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Federal Trade Commission Chairman Pledges to Investigate Video Game Loot Boxes

Federal Trade Commission chairman Joseph Simons on Tuesday said he would investigate video game loot boxes to ensure that children are being protected and parents are educated on the matter.

Simons testified Tuesday before the Senate Commerce Subcommittee on Consumer Protection, Product Safety, Insurance, and Data Security about the commission’s work. Following his testimony, a number of senators asked Simons questions on an array of topics.

Senator Maggie Hassan (D-NH), who brought up the issue of loot boxes in video games earlier this year, asked the FTC to launch the investigation and Simons confirmed he would.

The request comes about nine months after Hassan sent a letter to the Entertainment Software Ratings Board asking for the group to review the ratings process as it relates to loot boxes, examine the marketing of loot boxes to children, and put together best practices for developers around the toxic form of microtransactions. The senator also asked the board to conduct a study that further delves into the reach and impact of loot boxes in games. At the time, she said if they didn’t take sufficient action she would ask the FTC to get involved.

During Tuesday’s exchange, Hassan noted that she believes the problem of loot boxes, which are sold for real cash in some games and packed with in-game mystery items, continues to grow.

“Earlier this year, the confirmation hearing for most of you, I discussed the possibility of the FTC examining the issue of children in the video game space,” she said. “Specifically we discussed loot boxes, which allow end-game purchases with real currency for surprise winnings, and most of you agreed this is an area that could use additional oversight by the FTC.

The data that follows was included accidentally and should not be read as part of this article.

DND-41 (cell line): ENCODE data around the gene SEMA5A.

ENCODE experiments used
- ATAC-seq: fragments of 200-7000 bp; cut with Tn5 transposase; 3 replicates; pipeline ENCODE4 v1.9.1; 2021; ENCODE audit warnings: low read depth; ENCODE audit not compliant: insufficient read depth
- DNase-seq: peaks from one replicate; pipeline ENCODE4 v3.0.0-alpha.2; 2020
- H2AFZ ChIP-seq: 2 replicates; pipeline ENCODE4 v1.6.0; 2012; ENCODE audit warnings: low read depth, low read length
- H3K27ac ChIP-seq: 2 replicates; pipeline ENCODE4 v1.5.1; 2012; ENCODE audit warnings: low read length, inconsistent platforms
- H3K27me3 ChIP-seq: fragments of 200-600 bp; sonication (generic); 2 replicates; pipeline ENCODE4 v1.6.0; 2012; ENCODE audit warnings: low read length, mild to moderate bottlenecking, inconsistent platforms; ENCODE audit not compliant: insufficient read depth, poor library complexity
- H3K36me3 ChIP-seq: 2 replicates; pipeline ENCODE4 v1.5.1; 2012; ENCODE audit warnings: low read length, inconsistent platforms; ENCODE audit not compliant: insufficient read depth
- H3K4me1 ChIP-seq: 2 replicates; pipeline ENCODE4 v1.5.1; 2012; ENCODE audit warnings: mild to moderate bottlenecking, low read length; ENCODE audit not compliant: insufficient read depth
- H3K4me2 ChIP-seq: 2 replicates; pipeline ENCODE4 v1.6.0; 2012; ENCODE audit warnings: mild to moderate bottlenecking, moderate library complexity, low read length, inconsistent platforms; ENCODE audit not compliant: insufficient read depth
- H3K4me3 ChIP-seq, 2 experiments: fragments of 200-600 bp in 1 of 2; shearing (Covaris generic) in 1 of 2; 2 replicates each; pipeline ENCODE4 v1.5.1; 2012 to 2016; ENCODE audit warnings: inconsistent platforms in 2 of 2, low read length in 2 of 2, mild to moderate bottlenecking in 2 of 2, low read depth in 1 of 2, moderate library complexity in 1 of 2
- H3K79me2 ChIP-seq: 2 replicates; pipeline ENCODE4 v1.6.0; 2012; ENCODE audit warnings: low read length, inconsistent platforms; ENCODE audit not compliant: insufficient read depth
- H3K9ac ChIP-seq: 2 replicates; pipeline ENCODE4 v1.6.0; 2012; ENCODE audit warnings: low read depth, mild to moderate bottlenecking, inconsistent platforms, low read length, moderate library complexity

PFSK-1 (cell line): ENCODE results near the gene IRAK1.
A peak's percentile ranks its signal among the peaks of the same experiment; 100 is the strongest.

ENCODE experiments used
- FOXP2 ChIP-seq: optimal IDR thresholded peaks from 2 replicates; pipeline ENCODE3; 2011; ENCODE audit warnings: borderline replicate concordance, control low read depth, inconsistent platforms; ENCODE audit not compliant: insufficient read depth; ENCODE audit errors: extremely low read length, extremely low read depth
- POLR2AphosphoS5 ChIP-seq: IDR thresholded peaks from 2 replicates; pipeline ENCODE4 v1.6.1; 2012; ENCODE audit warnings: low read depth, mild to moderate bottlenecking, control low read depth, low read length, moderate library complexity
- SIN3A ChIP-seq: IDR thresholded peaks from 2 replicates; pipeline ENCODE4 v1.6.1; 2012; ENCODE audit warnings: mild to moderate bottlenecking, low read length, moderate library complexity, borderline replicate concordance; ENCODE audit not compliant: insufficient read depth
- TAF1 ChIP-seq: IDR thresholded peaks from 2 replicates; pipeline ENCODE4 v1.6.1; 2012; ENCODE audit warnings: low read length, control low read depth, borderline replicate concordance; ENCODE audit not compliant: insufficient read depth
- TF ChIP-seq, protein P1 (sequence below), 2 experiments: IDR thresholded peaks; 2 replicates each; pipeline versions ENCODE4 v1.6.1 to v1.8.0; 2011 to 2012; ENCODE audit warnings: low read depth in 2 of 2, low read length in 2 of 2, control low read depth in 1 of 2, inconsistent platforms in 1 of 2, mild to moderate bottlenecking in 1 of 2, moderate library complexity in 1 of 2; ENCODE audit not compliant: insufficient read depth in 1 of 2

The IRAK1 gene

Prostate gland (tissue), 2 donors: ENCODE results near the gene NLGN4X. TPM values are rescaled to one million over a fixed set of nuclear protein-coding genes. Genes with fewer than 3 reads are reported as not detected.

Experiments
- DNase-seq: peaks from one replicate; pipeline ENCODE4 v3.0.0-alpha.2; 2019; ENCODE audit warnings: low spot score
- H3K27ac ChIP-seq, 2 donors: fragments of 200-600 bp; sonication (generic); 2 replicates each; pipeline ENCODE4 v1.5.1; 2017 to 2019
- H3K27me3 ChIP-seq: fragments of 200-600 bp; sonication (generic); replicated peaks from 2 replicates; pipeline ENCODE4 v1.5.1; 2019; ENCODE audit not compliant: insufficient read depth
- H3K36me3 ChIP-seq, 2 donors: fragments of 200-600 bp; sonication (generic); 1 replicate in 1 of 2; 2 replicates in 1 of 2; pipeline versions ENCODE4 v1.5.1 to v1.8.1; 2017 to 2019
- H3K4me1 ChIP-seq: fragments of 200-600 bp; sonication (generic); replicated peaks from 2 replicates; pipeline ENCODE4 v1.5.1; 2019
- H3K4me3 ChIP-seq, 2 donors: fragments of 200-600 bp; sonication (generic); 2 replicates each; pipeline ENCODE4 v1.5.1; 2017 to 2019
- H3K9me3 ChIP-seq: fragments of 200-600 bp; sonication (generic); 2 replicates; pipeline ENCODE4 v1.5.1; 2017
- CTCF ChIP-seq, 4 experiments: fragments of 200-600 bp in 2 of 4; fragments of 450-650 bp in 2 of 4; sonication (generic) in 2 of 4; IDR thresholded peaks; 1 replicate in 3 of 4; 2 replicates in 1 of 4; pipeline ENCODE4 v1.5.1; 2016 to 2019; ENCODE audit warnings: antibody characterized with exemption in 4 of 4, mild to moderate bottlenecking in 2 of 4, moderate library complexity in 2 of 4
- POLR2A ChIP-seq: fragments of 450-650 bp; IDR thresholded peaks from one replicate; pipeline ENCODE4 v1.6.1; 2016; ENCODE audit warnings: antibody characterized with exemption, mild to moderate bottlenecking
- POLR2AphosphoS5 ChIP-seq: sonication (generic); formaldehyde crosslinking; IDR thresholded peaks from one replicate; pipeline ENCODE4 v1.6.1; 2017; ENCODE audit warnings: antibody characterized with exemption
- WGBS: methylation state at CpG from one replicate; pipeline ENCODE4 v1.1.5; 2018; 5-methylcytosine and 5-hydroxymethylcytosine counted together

“Loot boxes are now endemic in the video game industry and are present in everything from casual smartphone games to the newest, high-budget video game releases. Loot boxes will represent a $50 billion industry by the year 2022, according to the latest research estimates. Children may be particularly susceptible to engaging with these in-game purchases, which are often considered integral components of video games. Just this month Great Britain’s gambling commission released a report finding that 30% of children have used loot boxes in video games. The report further found that this exposure may correlate with a rise of young problem gamblers in the United Kingdom. Belgium, Netherlands, and Japan have moved to regulate the use of loot boxes in video games given this close link to gambling.

“Given the seriousness of this issue, I think it is in fact time for the FTC to investigate these mechanisms to ensure that children are being adequately protected and to educate parents about potential addiction or other negative impacts of these games. Would you commit to undertaking this project and keeping this committee informed about it?”

Simons replied with a simple, “Yes.”

Earlier this year, the ESRB said it would continue to make enhancements to ensure parents continue to be well-informed as the industry evolves. The group did not directly address what it might do in terms of loot boxes, microtransactions, and ratings.

Despite news of the investigation, the Entertainment Software Association continued to defend the use of loot boxes.

“Loot boxes are one way that players can enhance the experience that video games offer,” the association said to Variety. “Contrary to assertions, loot boxes are not gambling. They have no real-world value, players always receive something that enhances their experience, and they are entirely optional to purchase. They can enhance the experience for those who choose to use them, but have no impact on those who do not.”

Reached for comment Tuesday evening, Hassan told Variety that the issue requires FTC intervention.

“While I have appreciated working with the ESRB on this issue, I have also said that the Federal Trade Commission has a responsibility to look at this issue,” she said. “The need for FTC action becomes more apparent given the recent report from the Gambling Commission of Great Britain and the steps other countries have taken to regulate loot boxes. I hope the FTC will move quickly to begin their investigation and look forward to working with all parties on this issue.”

 

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